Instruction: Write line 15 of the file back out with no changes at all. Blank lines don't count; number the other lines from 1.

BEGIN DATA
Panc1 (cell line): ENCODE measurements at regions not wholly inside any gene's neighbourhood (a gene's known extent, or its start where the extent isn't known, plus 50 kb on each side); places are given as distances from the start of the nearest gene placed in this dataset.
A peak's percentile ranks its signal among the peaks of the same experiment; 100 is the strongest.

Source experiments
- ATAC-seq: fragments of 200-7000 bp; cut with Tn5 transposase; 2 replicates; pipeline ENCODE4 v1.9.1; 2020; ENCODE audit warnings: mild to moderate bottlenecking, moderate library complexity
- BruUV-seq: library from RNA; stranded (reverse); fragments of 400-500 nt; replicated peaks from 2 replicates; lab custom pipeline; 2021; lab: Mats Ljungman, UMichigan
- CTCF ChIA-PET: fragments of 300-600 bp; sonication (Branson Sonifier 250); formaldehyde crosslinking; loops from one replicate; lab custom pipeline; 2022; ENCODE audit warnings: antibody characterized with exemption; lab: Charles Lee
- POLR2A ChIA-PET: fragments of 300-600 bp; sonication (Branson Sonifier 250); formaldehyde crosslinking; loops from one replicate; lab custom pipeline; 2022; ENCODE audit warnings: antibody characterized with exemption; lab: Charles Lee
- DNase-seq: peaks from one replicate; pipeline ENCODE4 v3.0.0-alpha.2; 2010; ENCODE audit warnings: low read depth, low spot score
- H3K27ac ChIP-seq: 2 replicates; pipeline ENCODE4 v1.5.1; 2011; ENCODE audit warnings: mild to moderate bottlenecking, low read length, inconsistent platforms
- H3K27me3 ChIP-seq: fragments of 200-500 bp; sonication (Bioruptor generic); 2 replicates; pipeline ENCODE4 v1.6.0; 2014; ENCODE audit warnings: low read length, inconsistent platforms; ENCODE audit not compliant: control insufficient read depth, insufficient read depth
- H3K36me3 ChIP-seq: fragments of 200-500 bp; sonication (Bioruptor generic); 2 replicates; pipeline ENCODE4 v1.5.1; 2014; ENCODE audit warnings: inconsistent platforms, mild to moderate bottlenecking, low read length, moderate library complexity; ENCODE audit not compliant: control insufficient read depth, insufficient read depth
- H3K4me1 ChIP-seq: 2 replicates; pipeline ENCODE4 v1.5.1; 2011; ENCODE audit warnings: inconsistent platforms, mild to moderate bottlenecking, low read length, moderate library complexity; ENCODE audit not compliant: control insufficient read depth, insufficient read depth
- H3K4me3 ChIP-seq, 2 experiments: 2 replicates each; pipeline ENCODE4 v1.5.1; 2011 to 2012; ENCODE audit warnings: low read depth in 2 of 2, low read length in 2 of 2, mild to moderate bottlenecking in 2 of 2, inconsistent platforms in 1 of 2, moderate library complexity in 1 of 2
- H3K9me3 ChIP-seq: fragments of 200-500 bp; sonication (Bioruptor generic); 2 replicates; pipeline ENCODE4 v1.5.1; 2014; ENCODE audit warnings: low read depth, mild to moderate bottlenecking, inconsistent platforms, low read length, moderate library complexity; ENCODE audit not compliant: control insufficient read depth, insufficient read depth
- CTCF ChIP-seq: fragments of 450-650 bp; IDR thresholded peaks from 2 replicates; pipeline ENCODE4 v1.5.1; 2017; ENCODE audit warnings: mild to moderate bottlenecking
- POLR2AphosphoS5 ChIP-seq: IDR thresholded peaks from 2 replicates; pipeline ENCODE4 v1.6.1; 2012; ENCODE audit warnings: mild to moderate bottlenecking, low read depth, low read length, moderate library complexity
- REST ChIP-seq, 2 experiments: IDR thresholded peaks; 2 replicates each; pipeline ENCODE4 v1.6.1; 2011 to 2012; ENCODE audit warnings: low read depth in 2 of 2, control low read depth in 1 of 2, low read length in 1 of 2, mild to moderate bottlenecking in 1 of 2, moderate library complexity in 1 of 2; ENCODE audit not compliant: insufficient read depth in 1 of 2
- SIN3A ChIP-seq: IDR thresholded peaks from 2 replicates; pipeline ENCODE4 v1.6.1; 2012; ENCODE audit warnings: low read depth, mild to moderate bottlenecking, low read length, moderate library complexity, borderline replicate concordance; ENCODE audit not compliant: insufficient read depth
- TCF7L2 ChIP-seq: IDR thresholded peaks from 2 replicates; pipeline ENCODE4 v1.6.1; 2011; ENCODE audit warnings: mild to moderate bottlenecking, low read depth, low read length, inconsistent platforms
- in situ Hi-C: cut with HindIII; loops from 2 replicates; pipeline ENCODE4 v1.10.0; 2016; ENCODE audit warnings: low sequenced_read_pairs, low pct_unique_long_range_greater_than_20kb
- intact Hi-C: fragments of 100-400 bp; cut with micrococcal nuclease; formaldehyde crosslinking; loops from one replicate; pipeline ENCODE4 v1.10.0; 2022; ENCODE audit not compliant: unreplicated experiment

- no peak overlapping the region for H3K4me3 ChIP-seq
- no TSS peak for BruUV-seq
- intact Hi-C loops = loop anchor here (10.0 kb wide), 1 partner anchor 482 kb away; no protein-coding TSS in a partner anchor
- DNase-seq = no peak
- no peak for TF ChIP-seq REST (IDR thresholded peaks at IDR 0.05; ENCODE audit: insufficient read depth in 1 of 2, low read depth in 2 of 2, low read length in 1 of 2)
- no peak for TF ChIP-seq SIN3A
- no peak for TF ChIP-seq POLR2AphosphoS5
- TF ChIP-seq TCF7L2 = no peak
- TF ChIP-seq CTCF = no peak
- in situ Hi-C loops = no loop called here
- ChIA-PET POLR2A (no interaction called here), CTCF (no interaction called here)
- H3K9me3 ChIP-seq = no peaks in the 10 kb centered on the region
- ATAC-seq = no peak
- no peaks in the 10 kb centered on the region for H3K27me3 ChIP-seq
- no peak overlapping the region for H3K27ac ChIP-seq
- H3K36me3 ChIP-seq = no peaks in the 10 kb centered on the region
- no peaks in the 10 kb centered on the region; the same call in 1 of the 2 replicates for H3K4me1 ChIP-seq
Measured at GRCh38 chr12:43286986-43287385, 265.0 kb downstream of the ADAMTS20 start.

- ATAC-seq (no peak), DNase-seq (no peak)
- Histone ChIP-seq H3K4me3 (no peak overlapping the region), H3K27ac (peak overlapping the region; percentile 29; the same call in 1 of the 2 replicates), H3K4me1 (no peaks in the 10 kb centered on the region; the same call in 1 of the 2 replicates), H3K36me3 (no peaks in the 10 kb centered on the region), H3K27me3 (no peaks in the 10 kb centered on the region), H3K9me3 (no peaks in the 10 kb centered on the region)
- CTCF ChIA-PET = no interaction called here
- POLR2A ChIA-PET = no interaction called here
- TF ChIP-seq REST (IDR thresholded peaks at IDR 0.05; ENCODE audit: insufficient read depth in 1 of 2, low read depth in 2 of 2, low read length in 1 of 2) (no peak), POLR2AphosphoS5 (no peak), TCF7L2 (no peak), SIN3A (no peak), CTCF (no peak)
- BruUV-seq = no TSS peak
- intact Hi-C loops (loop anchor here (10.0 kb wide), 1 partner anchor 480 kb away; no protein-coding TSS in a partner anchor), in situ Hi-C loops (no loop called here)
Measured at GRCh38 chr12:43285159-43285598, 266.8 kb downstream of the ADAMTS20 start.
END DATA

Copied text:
- CTCF ChIP-seq: fragments of 450-650 bp; IDR thresholded peaks from 2 replicates; pipeline ENCODE4 v1.5.1; 2017; ENCODE audit warnings: mild to moderate bottlenecking